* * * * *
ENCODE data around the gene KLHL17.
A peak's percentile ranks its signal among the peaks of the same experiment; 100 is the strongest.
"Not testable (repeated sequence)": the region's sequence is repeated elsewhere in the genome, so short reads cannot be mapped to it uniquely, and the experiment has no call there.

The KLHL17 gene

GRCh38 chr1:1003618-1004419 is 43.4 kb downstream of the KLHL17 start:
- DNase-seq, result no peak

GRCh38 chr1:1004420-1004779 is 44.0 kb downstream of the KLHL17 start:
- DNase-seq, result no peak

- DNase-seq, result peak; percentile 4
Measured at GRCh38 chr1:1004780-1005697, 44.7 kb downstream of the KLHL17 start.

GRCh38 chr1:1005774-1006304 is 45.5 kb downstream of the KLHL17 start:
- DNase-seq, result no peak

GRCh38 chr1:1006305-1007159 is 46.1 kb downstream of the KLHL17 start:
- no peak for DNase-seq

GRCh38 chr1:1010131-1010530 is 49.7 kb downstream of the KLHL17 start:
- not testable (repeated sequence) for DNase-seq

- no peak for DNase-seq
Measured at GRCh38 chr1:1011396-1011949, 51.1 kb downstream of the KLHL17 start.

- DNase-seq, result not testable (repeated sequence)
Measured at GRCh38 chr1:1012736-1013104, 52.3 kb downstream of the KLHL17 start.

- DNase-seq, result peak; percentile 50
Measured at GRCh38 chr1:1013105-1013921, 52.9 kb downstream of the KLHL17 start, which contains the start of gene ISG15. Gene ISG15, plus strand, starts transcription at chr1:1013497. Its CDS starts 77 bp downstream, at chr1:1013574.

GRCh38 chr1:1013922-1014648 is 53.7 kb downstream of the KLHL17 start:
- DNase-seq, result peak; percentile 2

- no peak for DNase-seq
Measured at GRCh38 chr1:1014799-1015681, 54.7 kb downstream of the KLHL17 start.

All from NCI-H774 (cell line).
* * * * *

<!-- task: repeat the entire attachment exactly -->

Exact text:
ENCODE data around the gene KLHL17.
A peak's percentile ranks its signal among the peaks of the same experiment; 100 is the strongest.
"Not testable (repeated sequence)": the region's sequence is repeated elsewhere in the genome, so short reads cannot be mapped to it uniquely, and the experiment has no call there.

The KLHL17 gene

GRCh38 chr1:1003618-1004419 is 43.4 kb downstream of the KLHL17 start:
- DNase-seq, result no peak

GRCh38 chr1:1004420-1004779 is 44.0 kb downstream of the KLHL17 start:
- DNase-seq, result no peak

- DNase-seq, result peak; percentile 4
Measured at GRCh38 chr1:1004780-1005697, 44.7 kb downstream of the KLHL17 start.

GRCh38 chr1:1005774-1006304 is 45.5 kb downstream of the KLHL17 start:
- DNase-seq, result no peak

GRCh38 chr1:1006305-1007159 is 46.1 kb downstream of the KLHL17 start:
- no peak for DNase-seq

GRCh38 chr1:1010131-1010530 is 49.7 kb downstream of the KLHL17 start:
- not testable (repeated sequence) for DNase-seq

- no peak for DNase-seq
Measured at GRCh38 chr1:1011396-1011949, 51.1 kb downstream of the KLHL17 start.

- DNase-seq, result not testable (repeated sequence)
Measured at GRCh38 chr1:1012736-1013104, 52.3 kb downstream of the KLHL17 start.

- DNase-seq, result peak; percentile 50
Measured at GRCh38 chr1:1013105-1013921, 52.9 kb downstream of the KLHL17 start, which contains the start of gene ISG15. Gene ISG15, plus strand, starts transcription at chr1:1013497. Its CDS starts 77 bp downstream, at chr1:1013574.

GRCh38 chr1:1013922-1014648 is 53.7 kb downstream of the KLHL17 start:
- DNase-seq, result peak; percentile 2

- no peak for DNase-seq
Measured at GRCh38 chr1:1014799-1015681, 54.7 kb downstream of the KLHL17 start.

All from NCI-H774 (cell line).